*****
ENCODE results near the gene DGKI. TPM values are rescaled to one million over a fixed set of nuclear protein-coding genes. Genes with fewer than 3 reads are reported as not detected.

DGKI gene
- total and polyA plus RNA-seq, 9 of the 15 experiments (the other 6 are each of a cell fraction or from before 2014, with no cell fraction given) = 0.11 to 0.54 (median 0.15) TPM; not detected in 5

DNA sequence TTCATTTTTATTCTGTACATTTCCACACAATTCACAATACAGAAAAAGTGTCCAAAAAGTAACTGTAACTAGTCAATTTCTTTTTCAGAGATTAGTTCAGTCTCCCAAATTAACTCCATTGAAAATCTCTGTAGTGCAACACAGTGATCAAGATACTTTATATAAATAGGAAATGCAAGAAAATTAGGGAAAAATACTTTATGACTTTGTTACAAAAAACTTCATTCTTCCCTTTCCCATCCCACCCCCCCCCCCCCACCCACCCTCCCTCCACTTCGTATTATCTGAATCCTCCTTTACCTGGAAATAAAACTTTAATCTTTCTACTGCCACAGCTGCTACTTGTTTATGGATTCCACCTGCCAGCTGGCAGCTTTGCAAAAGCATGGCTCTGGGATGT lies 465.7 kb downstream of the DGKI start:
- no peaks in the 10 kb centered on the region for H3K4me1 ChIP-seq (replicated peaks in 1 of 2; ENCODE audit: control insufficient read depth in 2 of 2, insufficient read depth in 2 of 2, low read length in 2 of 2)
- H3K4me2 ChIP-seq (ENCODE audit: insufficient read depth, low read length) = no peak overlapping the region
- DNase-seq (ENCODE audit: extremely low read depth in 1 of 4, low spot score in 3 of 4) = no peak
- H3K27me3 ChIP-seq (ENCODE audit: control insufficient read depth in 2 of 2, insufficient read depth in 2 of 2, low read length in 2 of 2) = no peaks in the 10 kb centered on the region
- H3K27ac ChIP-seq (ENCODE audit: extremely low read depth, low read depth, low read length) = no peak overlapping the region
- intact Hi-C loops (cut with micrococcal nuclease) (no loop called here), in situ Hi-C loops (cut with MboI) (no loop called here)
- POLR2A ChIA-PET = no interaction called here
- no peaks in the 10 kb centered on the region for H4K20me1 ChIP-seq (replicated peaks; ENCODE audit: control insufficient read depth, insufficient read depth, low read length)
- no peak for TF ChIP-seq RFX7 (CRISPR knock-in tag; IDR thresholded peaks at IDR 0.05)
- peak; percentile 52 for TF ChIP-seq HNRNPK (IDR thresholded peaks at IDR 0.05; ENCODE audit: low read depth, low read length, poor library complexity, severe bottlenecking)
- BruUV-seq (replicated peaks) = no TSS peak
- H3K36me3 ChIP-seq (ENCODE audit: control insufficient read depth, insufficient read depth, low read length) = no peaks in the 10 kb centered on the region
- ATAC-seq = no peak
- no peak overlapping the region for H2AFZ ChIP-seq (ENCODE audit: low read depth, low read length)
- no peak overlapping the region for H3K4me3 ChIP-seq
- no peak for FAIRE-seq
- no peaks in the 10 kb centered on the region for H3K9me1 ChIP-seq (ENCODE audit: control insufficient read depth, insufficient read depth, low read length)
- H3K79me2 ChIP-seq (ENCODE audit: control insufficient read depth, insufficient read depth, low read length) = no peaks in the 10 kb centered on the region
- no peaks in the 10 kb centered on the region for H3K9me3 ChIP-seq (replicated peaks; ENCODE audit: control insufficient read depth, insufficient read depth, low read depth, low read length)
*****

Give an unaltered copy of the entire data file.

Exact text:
ENCODE results near the gene DGKI. TPM values are rescaled to one million over a fixed set of nuclear protein-coding genes. Genes with fewer than 3 reads are reported as not detected.

DGKI gene
- total and polyA plus RNA-seq, 9 of the 15 experiments (the other 6 are each of a cell fraction or from before 2014, with no cell fraction given) = 0.11 to 0.54 (median 0.15) TPM; not detected in 5

DNA sequence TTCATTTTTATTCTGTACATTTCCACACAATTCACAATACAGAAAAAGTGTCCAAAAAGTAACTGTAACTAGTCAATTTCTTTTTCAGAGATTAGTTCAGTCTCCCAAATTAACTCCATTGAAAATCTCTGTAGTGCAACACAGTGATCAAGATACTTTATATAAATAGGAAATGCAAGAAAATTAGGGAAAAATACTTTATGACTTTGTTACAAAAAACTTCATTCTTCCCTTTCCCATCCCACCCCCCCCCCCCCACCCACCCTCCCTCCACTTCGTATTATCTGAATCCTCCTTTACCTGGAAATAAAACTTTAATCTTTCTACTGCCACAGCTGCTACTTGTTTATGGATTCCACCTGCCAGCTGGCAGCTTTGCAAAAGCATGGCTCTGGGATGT lies 465.7 kb downstream of the DGKI start:
- no peaks in the 10 kb centered on the region for H3K4me1 ChIP-seq (replicated peaks in 1 of 2; ENCODE audit: control insufficient read depth in 2 of 2, insufficient read depth in 2 of 2, low read length in 2 of 2)
- H3K4me2 ChIP-seq (ENCODE audit: insufficient read depth, low read length) = no peak overlapping the region
- DNase-seq (ENCODE audit: extremely low read depth in 1 of 4, low spot score in 3 of 4) = no peak
- H3K27me3 ChIP-seq (ENCODE audit: control insufficient read depth in 2 of 2, insufficient read depth in 2 of 2, low read length in 2 of 2) = no peaks in the 10 kb centered on the region
- H3K27ac ChIP-seq (ENCODE audit: extremely low read depth, low read depth, low read length) = no peak overlapping the region
- intact Hi-C loops (cut with micrococcal nuclease) (no loop called here), in situ Hi-C loops (cut with MboI) (no loop called here)
- POLR2A ChIA-PET = no interaction called here
- no peaks in the 10 kb centered on the region for H4K20me1 ChIP-seq (replicated peaks; ENCODE audit: control insufficient read depth, insufficient read depth, low read length)
- no peak for TF ChIP-seq RFX7 (CRISPR knock-in tag; IDR thresholded peaks at IDR 0.05)
- peak; percentile 52 for TF ChIP-seq HNRNPK (IDR thresholded peaks at IDR 0.05; ENCODE audit: low read depth, low read length, poor library complexity, severe bottlenecking)
- BruUV-seq (replicated peaks) = no TSS peak
- H3K36me3 ChIP-seq (ENCODE audit: control insufficient read depth, insufficient read depth, low read length) = no peaks in the 10 kb centered on the region
- ATAC-seq = no peak
- no peak overlapping the region for H2AFZ ChIP-seq (ENCODE audit: low read depth, low read length)
- no peak overlapping the region for H3K4me3 ChIP-seq
- no peak for FAIRE-seq
- no peaks in the 10 kb centered on the region for H3K9me1 ChIP-seq (ENCODE audit: control insufficient read depth, insufficient read depth, low read length)
- H3K79me2 ChIP-seq (ENCODE audit: control insufficient read depth, insufficient read depth, low read length) = no peaks in the 10 kb centered on the region
- no peaks in the 10 kb centered on the region for H3K9me3 ChIP-seq (replicated peaks; ENCODE audit: control insufficient read depth, insufficient read depth, low read depth, low read length)